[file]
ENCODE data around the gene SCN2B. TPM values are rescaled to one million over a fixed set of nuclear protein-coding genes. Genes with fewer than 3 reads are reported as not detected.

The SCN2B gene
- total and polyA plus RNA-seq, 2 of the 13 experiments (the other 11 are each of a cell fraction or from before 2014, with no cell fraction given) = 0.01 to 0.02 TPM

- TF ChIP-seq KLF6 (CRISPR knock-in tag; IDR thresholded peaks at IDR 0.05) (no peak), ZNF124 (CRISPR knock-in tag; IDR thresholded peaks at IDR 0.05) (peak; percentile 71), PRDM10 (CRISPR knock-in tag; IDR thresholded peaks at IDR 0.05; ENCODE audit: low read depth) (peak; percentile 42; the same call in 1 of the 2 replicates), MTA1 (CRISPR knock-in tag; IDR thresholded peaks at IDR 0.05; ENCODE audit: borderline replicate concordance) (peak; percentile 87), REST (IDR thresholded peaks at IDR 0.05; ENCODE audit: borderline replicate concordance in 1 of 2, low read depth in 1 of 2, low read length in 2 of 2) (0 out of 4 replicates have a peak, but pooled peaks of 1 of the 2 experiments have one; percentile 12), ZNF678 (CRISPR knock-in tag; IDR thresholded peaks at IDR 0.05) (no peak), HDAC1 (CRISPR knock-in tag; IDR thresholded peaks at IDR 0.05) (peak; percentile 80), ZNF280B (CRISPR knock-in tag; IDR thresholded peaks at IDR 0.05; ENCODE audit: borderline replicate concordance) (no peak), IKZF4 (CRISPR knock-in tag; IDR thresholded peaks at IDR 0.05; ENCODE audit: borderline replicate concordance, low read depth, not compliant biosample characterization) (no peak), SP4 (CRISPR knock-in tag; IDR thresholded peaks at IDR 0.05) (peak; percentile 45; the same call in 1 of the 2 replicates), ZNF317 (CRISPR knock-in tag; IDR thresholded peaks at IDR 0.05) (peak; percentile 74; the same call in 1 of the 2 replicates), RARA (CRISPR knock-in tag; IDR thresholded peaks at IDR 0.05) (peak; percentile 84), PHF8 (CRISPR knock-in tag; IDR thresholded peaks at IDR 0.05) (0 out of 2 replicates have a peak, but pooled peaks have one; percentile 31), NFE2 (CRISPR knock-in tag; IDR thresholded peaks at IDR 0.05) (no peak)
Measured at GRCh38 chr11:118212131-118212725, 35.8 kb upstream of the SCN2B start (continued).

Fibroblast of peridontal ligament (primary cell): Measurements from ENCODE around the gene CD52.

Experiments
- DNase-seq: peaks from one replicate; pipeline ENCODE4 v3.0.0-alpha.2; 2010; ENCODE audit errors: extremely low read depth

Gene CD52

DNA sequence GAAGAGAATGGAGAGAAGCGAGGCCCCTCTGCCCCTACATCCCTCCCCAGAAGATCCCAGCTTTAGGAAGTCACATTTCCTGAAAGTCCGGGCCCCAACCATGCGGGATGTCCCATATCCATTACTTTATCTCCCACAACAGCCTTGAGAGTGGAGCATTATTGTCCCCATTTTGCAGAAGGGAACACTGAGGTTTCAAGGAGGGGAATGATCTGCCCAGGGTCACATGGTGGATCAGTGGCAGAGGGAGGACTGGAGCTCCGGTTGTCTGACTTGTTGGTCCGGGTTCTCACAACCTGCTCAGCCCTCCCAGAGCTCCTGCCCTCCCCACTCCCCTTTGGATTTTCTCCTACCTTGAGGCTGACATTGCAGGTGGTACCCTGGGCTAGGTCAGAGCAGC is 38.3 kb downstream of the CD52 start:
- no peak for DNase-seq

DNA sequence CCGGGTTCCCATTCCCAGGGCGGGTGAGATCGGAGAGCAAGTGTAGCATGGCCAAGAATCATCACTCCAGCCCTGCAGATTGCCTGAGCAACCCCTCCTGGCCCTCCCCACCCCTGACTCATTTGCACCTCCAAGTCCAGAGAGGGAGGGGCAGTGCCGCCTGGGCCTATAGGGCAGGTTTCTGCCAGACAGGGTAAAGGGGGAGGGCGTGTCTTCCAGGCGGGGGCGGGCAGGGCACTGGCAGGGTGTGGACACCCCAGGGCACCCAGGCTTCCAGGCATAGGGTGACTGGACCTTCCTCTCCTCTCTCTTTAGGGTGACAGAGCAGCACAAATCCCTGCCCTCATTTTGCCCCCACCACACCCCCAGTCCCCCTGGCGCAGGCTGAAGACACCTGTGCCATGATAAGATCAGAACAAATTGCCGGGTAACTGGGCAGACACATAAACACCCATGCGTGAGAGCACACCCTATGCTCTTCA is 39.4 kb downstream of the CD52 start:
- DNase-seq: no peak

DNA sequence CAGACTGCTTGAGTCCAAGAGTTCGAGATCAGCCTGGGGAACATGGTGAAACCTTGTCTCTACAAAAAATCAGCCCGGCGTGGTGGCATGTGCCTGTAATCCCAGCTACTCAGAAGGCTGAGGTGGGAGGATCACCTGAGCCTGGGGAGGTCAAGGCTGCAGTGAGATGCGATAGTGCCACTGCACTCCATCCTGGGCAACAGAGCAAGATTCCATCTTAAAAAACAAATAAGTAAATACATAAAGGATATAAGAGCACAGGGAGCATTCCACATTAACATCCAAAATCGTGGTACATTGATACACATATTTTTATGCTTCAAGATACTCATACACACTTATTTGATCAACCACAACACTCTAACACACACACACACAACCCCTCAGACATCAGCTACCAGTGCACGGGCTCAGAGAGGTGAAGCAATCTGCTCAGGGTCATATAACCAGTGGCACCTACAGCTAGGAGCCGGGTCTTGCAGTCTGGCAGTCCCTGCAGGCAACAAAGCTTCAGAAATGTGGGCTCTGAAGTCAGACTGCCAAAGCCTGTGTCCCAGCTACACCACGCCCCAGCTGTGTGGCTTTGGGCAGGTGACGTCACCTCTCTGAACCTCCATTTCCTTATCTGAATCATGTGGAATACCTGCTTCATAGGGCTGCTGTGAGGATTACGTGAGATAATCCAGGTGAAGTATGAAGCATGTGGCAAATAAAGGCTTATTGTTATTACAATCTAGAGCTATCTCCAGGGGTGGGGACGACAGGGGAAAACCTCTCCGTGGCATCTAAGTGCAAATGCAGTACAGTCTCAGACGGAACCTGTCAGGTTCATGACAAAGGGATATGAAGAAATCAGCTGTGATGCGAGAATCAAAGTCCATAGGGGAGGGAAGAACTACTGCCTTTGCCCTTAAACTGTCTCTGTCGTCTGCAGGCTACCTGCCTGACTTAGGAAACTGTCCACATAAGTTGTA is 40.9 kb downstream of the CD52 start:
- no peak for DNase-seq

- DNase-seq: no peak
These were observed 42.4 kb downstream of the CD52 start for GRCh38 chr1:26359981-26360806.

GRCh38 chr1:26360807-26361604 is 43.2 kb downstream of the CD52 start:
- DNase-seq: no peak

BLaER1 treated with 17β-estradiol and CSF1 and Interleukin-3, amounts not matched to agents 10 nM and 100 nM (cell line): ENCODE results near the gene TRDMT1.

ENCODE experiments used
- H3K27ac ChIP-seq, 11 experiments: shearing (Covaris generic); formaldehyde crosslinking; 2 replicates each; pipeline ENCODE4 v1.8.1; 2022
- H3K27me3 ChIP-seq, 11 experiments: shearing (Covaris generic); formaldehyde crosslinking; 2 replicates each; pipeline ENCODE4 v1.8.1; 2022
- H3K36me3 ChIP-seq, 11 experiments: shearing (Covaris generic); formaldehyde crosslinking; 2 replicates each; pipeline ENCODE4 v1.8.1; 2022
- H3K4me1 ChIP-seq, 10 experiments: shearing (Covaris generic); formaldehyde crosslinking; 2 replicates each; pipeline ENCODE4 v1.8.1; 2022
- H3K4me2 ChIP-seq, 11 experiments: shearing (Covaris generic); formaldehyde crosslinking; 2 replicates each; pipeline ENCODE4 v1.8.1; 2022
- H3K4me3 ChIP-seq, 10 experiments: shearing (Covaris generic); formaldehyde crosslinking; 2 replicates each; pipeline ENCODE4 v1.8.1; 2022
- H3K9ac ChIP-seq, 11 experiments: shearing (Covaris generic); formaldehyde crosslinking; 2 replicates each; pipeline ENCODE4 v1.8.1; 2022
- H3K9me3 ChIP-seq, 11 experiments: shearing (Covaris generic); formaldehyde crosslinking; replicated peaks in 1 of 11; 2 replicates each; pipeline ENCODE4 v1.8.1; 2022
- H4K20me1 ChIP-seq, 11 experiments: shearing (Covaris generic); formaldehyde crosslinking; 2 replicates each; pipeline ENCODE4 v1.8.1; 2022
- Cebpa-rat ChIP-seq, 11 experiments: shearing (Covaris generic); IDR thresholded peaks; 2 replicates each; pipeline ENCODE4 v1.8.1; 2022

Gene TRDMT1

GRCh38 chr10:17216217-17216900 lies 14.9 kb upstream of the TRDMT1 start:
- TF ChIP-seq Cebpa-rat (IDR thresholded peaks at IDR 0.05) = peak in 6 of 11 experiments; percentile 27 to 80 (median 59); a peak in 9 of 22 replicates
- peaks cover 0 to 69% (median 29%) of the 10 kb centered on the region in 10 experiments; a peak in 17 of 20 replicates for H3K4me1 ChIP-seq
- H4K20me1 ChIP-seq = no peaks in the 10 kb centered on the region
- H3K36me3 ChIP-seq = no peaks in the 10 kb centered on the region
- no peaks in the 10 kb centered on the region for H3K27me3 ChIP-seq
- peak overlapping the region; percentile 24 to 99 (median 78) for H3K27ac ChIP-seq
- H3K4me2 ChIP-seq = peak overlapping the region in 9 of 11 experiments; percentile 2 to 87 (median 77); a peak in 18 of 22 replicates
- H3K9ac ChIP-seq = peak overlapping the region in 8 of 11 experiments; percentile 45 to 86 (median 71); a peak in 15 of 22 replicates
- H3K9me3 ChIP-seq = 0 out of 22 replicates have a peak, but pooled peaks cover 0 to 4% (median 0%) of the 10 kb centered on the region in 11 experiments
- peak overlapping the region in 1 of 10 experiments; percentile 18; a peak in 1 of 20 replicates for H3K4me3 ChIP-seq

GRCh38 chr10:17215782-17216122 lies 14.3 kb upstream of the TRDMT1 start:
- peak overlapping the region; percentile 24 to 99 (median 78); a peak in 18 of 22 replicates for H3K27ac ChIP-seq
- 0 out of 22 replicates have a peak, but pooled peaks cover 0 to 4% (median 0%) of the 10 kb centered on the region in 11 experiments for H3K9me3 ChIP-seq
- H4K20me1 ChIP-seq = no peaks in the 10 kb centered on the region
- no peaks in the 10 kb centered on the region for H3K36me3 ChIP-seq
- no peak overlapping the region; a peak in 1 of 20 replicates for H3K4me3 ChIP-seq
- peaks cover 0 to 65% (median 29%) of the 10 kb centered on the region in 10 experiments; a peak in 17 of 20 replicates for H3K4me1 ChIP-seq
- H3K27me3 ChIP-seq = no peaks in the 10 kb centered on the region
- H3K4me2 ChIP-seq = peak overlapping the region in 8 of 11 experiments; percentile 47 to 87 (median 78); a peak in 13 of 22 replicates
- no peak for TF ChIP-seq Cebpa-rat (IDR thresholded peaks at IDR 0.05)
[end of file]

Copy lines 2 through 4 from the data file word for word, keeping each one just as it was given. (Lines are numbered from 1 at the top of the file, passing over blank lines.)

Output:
The SCN2B gene
- total and polyA plus RNA-seq, 2 of the 13 experiments (the other 11 are each of a cell fraction or from before 2014, with no cell fraction given) = 0.01 to 0.02 TPM

- TF ChIP-seq KLF6 (CRISPR knock-in tag; IDR thresholded peaks at IDR 0.05) (no peak), ZNF124 (CRISPR knock-in tag; IDR thresholded peaks at IDR 0.05) (peak; percentile 71), PRDM10 (CRISPR knock-in tag; IDR thresholded peaks at IDR 0.05; ENCODE audit: low read depth) (peak; percentile 42; the same call in 1 of the 2 replicates), MTA1 (CRISPR knock-in tag; IDR thresholded peaks at IDR 0.05; ENCODE audit: borderline replicate concordance) (peak; percentile 87), REST (IDR thresholded peaks at IDR 0.05; ENCODE audit: borderline replicate concordance in 1 of 2, low read depth in 1 of 2, low read length in 2 of 2) (0 out of 4 replicates have a peak, but pooled peaks of 1 of the 2 experiments have one; percentile 12), ZNF678 (CRISPR knock-in tag; IDR thresholded peaks at IDR 0.05) (no peak), HDAC1 (CRISPR knock-in tag; IDR thresholded peaks at IDR 0.05) (peak; percentile 80), ZNF280B (CRISPR knock-in tag; IDR thresholded peaks at IDR 0.05; ENCODE audit: borderline replicate concordance) (no peak), IKZF4 (CRISPR knock-in tag; IDR thresholded peaks at IDR 0.05; ENCODE audit: borderline replicate concordance, low read depth, not compliant biosample characterization) (no peak), SP4 (CRISPR knock-in tag; IDR thresholded peaks at IDR 0.05) (peak; percentile 45; the same call in 1 of the 2 replicates), ZNF317 (CRISPR knock-in tag; IDR thresholded peaks at IDR 0.05) (peak; percentile 74; the same call in 1 of the 2 replicates), RARA (CRISPR knock-in tag; IDR thresholded peaks at IDR 0.05) (peak; percentile 84), PHF8 (CRISPR knock-in tag; IDR thresholded peaks at IDR 0.05) (0 out of 2 replicates have a peak, but pooled peaks have one; percentile 31), NFE2 (CRISPR knock-in tag; IDR thresholded peaks at IDR 0.05) (no peak)